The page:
Throughout his work, Nathan Coley expresses curiosity about how we relate to public spaces and architecture. He is also interested in what we believe. His research informs drawings, photographs, sculptures and videos that often contain words or phrases.
His work There Will Be No Miracles Here (2006) explores belief. The phrase is spelled out in lit bulbs on bare metal scaffolding. The brightness and size of There Will Be No Miracles Here make it a spectacle, while the gaps in its frame include its chosen backdrop as part of the work. The factor of surprise in this piece, like much of the artist’s work, also expresses an element of humour. The words seem like a regulation – Coley adopted them from a sign that was once erected in a village in seventeenth-century France by order of the King.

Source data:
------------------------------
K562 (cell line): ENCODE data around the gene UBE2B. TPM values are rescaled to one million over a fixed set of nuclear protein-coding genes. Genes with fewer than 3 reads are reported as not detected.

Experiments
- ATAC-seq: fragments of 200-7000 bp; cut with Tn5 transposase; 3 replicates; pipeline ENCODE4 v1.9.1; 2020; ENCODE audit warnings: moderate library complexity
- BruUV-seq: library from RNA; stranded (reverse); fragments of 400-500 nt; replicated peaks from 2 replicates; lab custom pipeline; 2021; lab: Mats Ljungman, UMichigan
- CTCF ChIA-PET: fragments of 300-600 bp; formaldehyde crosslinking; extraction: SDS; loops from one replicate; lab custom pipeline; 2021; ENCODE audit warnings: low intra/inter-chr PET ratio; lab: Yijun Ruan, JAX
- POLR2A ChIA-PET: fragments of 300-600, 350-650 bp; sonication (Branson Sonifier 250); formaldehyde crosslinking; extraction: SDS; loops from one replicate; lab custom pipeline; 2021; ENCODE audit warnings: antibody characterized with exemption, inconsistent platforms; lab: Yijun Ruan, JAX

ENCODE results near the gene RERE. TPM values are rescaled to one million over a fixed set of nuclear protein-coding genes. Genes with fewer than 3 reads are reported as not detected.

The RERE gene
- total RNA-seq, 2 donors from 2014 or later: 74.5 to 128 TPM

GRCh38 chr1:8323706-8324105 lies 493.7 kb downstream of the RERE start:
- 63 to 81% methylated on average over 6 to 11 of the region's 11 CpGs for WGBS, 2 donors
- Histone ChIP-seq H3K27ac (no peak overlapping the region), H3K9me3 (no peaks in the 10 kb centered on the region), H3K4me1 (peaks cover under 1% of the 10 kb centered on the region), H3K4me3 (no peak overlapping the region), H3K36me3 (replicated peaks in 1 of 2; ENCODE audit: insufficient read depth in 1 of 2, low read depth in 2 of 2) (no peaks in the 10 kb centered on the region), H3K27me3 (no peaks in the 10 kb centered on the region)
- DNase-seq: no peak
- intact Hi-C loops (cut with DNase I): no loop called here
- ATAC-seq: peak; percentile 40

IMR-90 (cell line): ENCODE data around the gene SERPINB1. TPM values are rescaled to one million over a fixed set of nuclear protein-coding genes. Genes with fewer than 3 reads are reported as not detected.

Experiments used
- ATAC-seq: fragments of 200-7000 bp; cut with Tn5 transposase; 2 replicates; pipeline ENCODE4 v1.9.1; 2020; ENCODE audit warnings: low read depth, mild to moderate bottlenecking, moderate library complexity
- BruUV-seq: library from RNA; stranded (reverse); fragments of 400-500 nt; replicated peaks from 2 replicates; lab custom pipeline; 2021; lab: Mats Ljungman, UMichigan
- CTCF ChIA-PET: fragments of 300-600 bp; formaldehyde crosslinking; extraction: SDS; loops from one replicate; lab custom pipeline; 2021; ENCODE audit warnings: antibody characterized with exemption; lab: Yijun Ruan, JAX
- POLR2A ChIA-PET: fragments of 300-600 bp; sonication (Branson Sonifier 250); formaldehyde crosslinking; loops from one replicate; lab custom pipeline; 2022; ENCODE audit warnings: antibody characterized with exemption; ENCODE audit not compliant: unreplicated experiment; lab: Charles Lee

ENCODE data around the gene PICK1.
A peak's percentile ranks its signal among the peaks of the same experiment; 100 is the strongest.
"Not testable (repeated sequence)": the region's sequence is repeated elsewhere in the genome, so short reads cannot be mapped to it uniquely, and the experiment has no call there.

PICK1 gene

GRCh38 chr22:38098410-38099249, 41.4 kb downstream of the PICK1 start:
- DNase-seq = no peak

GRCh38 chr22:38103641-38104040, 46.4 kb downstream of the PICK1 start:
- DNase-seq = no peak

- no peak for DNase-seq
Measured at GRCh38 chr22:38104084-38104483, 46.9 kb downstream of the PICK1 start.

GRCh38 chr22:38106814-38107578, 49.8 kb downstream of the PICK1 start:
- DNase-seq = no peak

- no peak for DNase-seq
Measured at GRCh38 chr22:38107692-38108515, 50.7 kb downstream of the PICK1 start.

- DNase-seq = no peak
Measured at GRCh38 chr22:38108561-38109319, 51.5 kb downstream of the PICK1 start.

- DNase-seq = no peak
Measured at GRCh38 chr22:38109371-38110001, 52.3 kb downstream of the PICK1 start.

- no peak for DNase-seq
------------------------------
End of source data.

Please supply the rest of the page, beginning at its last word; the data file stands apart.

The Lamp of Sacrifice, 286 Places of Worship, Edinburgh 2004 is an installation of sculptures made up of all 286 religious and spiritual buildings that were listed in the 2004 Edinburgh Yellow Pages directory under ‘places of worship’. A mammoth task, Coley had previously undertaken a similar work with The Lamp of Sacrifice, 161 Places of Worship, Birmingham 2000. In Birmingham, Coley made the models over a course of seven weeks in front of visitors to the Ikon Gallery.
Coley adopted the idea of an architectural ‘Lamp of Sacrifice’ from the Victorian artist and critic John Ruskin (1819–1900), who wrote in his famed 1849 essay The Seven Lamps of Architecture: ‘It is not the church we want, but the sacrifice … .’ Coley explores Ruskin’s idea that buildings and architecture are two separate things – one being functional and the other art. Coley strips all religious insignia from the buildings and reconstructs them to scale in simple brown cardboard. He unites the buildings as one group or community. As fewer people go to church and the diversity of different areas shifts, the cardboard models offer a playful and abstract perspective on the buildings. Physically they represent buildings but emotionally they are religious architecture and in equal measure baffle and enlighten people. Nathan Coley doesn’t provide answers but he does inspire those who see his work to ask questions.